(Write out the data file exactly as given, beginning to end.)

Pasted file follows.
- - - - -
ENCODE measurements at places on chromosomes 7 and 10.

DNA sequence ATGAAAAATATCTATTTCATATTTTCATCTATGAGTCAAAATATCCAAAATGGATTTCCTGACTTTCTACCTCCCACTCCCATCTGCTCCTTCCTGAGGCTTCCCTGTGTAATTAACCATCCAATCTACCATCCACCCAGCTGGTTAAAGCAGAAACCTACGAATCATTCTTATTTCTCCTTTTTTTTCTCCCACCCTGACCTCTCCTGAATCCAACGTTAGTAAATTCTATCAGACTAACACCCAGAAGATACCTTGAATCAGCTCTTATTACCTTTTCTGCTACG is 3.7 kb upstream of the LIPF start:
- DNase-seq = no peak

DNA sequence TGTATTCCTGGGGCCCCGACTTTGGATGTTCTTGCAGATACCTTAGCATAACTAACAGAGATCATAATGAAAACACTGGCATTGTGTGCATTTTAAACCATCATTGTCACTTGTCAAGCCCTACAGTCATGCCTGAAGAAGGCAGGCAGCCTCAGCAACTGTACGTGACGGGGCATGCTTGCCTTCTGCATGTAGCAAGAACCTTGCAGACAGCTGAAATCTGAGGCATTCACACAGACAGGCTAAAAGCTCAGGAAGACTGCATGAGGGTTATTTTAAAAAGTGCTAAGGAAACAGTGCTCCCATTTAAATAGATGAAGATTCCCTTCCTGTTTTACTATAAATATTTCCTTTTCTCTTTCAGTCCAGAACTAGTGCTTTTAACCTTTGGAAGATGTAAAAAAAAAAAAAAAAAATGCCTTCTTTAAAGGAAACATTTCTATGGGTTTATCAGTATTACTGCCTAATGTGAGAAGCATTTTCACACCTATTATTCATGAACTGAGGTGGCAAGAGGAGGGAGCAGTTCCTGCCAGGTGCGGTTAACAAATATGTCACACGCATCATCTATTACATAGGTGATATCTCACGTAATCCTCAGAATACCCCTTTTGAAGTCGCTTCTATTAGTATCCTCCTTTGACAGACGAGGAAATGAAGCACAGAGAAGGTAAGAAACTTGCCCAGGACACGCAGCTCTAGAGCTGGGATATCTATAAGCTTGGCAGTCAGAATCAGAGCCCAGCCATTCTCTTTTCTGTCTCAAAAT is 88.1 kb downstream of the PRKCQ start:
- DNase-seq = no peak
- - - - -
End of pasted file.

ENCODE measurements at places on chromosomes 7 and 10.

DNA sequence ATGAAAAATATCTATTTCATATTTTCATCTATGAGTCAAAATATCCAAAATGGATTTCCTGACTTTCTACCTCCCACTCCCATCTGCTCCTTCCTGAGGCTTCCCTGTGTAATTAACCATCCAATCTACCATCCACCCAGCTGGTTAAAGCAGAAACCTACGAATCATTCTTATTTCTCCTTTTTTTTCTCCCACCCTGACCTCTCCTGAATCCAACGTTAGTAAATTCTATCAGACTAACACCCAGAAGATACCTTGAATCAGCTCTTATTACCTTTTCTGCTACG is 3.7 kb upstream of the LIPF start:
- DNase-seq = no peak

DNA sequence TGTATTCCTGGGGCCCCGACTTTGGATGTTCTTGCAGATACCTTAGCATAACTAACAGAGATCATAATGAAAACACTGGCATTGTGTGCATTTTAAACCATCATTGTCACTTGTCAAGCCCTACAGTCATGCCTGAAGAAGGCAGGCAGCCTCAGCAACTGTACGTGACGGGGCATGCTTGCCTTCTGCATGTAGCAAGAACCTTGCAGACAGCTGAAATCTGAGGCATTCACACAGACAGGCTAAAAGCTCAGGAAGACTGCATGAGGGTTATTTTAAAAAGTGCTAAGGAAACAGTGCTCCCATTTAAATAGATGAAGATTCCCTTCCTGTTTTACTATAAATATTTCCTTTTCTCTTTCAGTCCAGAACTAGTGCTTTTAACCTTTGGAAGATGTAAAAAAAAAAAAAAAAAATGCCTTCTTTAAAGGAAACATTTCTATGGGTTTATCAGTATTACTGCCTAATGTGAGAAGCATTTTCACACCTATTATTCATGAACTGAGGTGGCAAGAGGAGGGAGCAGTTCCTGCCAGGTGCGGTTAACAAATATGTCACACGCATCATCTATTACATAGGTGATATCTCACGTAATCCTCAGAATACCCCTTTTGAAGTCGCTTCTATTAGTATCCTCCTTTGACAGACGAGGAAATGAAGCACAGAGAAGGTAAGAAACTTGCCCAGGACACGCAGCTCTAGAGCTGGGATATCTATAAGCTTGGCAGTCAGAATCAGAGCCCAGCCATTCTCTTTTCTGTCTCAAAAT is 88.1 kb downstream of the PRKCQ start:
- DNase-seq = no peak